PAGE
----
|Larry Granger||11/04/2021 19:50:37|
|1 forum posts|
Back in 2000 I purchased a Winson kit for a Pug 0-4-0 as a project for retirement. Now that I have retried and have commenced building, I find that I cannot set the valve events. I have followed the instruction religiously but find that the valves do not open enough to clear the ports in the cylinder block. Has anyone else come across this problem and in so can they offer some advice please.
During the build so far I have come across a number of problems with the quality of the parts for example an eccentric that 'wobbled' from side to side because the hole for the axle hadn't been drilled at right angles to the eccentric blank. Is it possible that the dimples in the axles for the grub screw that locate the eccentrics have not been drilled in the right place relative to the driving wheels ?
|Neil Wyatt||11/04/2021 23:58:40|
18585 forum posts
Welcome to the forum.
I think it's fair to say the Winson kits of that era have something of a reputation for needing fettling to achieve good running.
Someone with experience of this kit should be along soon.
|Paul Kemp||12/04/2021 00:36:56|
|626 forum posts|
Are you saying the valve won't expose the whole port or that it doesn't expose the port at all? If the former as long as the port is uncovered about 50% and the port openings are almost equal at both ends of the stroke it should run. If the port is not being exposed at all then you have a problem. I did do some work on a Winson Pug but only after someone else got it running so didn't have any involvement with the valve gear. I did however have a Ruston Procter TE kit that was pretty awful in the valve events department, the crankshaft had flats milled on it to locate the eccentrics and they were way off! So I wouldn't automatically trust the dimples in the axles are in the right places! If you use masking tape to pencil marks on one of the drivers each side and mark against some reference point fixed or clamped to the frames the front and back dead centre of the piston you can then see when the valves are opening and closing relative to piston movement and make any required adjustments to eccentric position if they are wrong. It's pretty simple albeit a bit of a fiddle but takes a little bit of getting your head round what is actually happening versus what should happen!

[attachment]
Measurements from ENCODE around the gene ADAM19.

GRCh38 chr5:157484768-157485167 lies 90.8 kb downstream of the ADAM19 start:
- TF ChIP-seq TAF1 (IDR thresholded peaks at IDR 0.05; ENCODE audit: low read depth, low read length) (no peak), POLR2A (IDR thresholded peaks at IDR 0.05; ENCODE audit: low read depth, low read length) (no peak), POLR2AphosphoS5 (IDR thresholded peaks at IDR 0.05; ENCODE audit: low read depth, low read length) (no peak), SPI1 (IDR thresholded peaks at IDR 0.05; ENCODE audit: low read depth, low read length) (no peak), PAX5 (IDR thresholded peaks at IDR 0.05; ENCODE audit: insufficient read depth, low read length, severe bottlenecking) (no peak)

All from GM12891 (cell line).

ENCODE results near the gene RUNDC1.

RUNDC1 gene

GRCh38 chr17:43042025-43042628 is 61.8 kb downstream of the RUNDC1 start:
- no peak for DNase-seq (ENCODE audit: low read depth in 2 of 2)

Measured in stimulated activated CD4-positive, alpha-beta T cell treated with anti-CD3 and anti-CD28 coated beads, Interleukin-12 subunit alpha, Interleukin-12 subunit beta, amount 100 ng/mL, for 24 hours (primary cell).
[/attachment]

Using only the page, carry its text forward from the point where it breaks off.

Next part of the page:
|Clive Foster||12/04/2021 09:17:32|
|2675 forum posts|
Prepare yourself for some quality computer time!
Plenty of ways to get valve gear wrong so its risky to assume that eccentric position is the only error.
Far better to sit down and measure valve movement so it can be plotted against eccentric rotation so you know whats going on. I'd be inclined to add little pictures of what the valve position looks like and how it relates to the ports at various positions too. Best to check what effects varying the cut off has too.
A boat load of boring work but, once done, you can check it against the books and/or a simulation program before coming back onto the forum armed with relevant questions hard rooted in reality. Hopefully by then you will also have some idea of what you might try to fix it so it will be much easier to follow expert guidance.
"Yep that should work well enough but while you are at it its just as easy to do .... which will turn out better overall." type advice is much easier to follow than painting by numbers in a conceptual vacuum.
Given the known variabilities of Winson kits it would be unwise to assume that a fellow suffers advice "I fixed mine by .... " is directly applicable to yours without thoroughly checking.
That said "I fixed mine by .... . Which wasn't too hard really once I'd figured it out." is a very encouraging sentiment when you fear you've ended up with an (expensive) un-fixable lemon. Even if you end up doing something different.
Best of luck.
|duncan webster||12/04/2021 22:01:08|
3178 forum posts
First thing I'd do is get a copy of Don Ashton's book on Stephenson's. I had one once but I lent it to someone and I've forgotten who. Start with Don Ashton Website
Then you need a good mirror on a stick so you can see what is going on with eth valve chest covers removed
The issue is complicated by the use of loco links, chap in our club worked out what angular relationship should be and pinned them together. This made setting them on the axle a lot easier
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